Search Results

You are looking at 1 - 10 of 75 items for :

  • sweetpotato virus disease x
  • User-accessible content x
Clear All
Free access

Cecilia E. McGregor, Douglas W. Miano, Don R. LaBonte, Mary Hoy, Chris A. Clark, and Guilherme J.M. Rosa

). Viruses are arguably responsible for the most damaging diseases in sweetpotato ( Clark et al., 1997 ; Fuglie, 2007 ; Gibson et al., 1997 ), and mixed infections are common ( Colinet et al., 1998 ). Sweet potato virus disease (SPVD) can lead to yield

Free access

D.W. Miano, D. R. LaBonte, and C. A. Clark

Sweetpotato is an important staple food crop in Sub-Saharan Africa, with production being concentrated in East Africa, particularly around Lake Victoria. Productivity of the crop is greatly constrained by viral diseases. Four main viruses have consistently been detected from various surveys done in the region viz. sweet potato feathery mottle virus (SPFMV), sweet potato chlorotic stunt virus (SPCSV), sweet potato mild mottle virus (SPMMV), and sweet potato chlorotic fleck virus (SPCFV). Sweet potato caulimo-like virus (SPCaLV), sweet potato latent virus (SPLV), and cucumber mosaic virus (CMV) have also been detected though only in isolated cases. The most severe symptoms have been caused by co-infection with SPCSV and SPFMV, resulting in the synergistic Sweet potato virus disease (SPVD). Yield reductions due to virus infections have been estimated to be >90% in very severe cases. Virus detection has mainly been limited to the use of serological methods. Some plants have been observed with symptoms resembling those caused by viruses, but do not react with available antisera, indicating that the plants could be infected with viruses that have not been described, or not tested in the region. Use of other detection techniques such as PCR may result in identification of more viruses in the region. This report gives a summary of our research efforts towards detection of other viruses present in the region, and identification of resistant germplasm.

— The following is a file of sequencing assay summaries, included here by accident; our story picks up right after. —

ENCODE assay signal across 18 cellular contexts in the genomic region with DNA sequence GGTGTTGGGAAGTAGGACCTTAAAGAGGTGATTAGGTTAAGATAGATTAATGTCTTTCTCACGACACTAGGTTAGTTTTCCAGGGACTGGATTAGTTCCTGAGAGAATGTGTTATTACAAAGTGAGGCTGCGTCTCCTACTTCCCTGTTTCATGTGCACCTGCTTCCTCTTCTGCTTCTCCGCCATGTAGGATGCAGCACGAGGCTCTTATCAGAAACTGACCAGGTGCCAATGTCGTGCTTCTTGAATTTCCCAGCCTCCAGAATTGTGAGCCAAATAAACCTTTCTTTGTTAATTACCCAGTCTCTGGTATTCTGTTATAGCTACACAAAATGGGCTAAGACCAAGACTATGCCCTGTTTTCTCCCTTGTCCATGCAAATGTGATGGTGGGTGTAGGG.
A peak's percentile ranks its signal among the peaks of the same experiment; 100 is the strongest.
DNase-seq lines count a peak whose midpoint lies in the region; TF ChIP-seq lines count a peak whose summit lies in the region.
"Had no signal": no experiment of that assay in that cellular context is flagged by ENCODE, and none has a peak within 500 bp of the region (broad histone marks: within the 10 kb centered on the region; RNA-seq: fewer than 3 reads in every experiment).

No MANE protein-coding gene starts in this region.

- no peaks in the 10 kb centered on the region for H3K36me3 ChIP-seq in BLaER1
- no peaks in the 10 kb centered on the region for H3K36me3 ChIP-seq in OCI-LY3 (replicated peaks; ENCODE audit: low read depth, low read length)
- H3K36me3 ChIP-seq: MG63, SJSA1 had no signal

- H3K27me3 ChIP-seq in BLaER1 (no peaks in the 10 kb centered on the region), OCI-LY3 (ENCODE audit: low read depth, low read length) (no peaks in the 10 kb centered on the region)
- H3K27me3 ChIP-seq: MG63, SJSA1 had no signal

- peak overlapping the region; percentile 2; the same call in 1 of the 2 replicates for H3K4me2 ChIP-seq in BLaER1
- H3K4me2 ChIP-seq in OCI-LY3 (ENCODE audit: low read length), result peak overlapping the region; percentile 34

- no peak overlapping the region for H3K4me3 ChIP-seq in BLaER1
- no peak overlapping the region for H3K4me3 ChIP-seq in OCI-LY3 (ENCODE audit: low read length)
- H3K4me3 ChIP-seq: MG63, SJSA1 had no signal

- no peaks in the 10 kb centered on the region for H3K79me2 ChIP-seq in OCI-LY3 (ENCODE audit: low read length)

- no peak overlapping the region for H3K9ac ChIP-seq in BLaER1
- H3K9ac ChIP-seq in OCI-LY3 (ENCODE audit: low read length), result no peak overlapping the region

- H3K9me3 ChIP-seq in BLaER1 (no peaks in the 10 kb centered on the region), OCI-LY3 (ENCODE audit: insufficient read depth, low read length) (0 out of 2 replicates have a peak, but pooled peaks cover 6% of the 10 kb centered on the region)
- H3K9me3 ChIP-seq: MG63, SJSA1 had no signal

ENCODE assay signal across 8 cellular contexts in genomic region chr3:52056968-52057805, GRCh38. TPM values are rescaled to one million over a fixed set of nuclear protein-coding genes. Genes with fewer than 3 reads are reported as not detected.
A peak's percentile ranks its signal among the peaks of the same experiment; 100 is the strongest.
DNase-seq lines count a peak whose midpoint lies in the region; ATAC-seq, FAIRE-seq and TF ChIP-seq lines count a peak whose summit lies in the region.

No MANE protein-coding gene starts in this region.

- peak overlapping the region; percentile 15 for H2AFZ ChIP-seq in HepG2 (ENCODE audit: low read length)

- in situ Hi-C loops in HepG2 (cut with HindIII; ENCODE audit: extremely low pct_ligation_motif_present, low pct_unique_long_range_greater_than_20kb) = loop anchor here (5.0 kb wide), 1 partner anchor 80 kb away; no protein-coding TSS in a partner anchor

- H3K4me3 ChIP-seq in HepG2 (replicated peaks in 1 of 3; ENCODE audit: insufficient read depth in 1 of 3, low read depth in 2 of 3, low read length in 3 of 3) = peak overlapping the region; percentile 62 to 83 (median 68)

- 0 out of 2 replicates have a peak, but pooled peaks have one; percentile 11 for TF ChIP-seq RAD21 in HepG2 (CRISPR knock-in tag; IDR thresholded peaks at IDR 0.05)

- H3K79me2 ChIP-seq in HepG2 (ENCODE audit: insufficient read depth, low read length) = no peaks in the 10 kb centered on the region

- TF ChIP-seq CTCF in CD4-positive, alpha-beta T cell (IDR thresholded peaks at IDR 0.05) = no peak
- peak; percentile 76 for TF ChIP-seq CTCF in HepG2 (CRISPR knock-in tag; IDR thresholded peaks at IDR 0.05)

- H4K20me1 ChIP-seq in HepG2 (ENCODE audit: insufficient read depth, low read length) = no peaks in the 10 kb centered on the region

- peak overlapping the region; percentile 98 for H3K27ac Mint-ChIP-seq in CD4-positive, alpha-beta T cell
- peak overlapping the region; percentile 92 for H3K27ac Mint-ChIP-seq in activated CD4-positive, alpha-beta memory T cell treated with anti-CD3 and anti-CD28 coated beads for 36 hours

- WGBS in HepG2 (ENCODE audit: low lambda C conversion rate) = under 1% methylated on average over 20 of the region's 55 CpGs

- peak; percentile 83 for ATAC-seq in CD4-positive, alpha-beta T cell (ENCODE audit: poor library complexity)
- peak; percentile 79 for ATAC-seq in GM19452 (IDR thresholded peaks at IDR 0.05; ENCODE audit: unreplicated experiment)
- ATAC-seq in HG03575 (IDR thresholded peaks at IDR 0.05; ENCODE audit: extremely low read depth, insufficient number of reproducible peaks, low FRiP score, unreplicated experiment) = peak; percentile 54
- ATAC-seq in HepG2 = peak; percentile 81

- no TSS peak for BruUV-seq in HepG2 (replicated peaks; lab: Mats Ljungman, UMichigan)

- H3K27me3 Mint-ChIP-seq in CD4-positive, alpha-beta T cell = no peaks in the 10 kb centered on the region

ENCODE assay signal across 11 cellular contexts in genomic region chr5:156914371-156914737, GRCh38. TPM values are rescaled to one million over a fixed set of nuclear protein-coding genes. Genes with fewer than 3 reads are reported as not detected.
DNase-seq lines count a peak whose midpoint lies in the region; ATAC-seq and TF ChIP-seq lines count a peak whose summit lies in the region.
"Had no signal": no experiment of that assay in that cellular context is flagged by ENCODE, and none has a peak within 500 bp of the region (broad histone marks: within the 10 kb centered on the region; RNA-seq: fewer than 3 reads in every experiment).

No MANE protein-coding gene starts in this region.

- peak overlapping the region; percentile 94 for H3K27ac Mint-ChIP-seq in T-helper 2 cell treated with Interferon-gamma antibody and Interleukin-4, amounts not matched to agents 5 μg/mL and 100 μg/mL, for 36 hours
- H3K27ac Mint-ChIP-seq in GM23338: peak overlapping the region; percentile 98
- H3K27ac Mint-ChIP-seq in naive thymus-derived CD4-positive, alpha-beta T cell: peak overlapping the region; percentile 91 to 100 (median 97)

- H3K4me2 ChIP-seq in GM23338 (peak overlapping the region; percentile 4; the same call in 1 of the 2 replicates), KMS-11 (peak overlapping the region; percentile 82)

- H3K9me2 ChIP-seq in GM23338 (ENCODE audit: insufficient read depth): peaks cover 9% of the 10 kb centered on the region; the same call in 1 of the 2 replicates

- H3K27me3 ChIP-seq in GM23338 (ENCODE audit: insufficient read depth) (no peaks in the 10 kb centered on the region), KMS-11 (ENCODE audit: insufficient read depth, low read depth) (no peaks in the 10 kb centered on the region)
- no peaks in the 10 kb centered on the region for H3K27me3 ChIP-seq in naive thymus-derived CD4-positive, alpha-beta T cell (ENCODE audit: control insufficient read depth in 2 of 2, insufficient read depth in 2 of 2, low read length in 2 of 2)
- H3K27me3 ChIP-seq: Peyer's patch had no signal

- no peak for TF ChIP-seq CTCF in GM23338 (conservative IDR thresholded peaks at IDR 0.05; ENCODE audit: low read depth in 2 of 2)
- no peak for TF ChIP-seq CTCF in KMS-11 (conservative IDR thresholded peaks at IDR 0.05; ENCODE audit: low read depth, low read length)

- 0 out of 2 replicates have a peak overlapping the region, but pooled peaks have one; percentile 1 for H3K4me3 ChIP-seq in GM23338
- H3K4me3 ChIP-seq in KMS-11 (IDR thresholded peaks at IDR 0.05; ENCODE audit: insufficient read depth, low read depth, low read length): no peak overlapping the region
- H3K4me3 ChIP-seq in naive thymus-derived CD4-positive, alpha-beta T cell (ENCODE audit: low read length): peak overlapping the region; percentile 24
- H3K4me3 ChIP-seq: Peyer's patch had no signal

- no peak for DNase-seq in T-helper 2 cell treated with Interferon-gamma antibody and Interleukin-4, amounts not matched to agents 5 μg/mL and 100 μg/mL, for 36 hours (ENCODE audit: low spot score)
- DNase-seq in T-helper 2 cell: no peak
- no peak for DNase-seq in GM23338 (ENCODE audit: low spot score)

Free access

C.D. Kokkinos, C.A. Clark, C.E. McGregor, and D.R. LaBonte

, Raleigh NC 27695, USA) and Joanna Jankowicz (ARC Seibersdorf research GmbH) for their hard work during development of the sweetpotato microarray, and Silvia Fluch (ARC Seibersdorf research GmbH) for printing the arrays. We would also like to thank Dr. R

Full access

Scovia Adikini, Settumba B. Mukasa, Robert O.M. Mwanga, and Richard W. Gibson

successfully from their fields without serious sweetpotato virus disease (SPVD) infection. In all the reversion studies done so far, the focus has been on SPFMV, and they are limited to vine materials only. It is not clear whether plants infected by SPCSV alone

Free access

Samuel F. Hutton, Jay W. Scott, and David J. Schuster

by the sweetpotato whitefly, Bemisia tabacai (Genn.). Yield losses resulting from this virus have been severe ( Polston and Anderson, 1997 ), and this disease is the major limiting factor in tomato production for many areas ( Lapidot and Friedmann

Full access

Fekadu Gurmu, Shimelis Hussein, and Mark Laing